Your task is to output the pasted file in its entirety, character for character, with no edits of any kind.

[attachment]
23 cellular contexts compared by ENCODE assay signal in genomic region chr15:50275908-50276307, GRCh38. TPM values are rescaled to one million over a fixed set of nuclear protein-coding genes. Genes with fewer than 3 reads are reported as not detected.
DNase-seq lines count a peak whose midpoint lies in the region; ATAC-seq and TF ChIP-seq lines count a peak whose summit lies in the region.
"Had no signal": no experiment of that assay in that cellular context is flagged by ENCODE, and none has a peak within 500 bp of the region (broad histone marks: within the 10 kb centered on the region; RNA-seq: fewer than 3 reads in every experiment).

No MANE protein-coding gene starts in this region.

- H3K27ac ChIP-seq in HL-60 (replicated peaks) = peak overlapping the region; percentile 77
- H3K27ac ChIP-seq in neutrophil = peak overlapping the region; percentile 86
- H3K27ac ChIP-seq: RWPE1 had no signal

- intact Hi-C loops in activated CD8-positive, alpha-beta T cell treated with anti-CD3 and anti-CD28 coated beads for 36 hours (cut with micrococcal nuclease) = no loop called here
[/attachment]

23 cellular contexts compared by ENCODE assay signal in genomic region chr15:50275908-50276307, GRCh38. TPM values are rescaled to one million over a fixed set of nuclear protein-coding genes. Genes with fewer than 3 reads are reported as not detected.
DNase-seq lines count a peak whose midpoint lies in the region; ATAC-seq and TF ChIP-seq lines count a peak whose summit lies in the region.
"Had no signal": no experiment of that assay in that cellular context is flagged by ENCODE, and none has a peak within 500 bp of the region (broad histone marks: within the 10 kb centered on the region; RNA-seq: fewer than 3 reads in every experiment).

No MANE protein-coding gene starts in this region.

- H3K27ac ChIP-seq in HL-60 (replicated peaks) = peak overlapping the region; percentile 77
- H3K27ac ChIP-seq in neutrophil = peak overlapping the region; percentile 86
- H3K27ac ChIP-seq: RWPE1 had no signal

- intact Hi-C loops in activated CD8-positive, alpha-beta T cell treated with anti-CD3 and anti-CD28 coated beads for 36 hours (cut with micrococcal nuclease) = no loop called here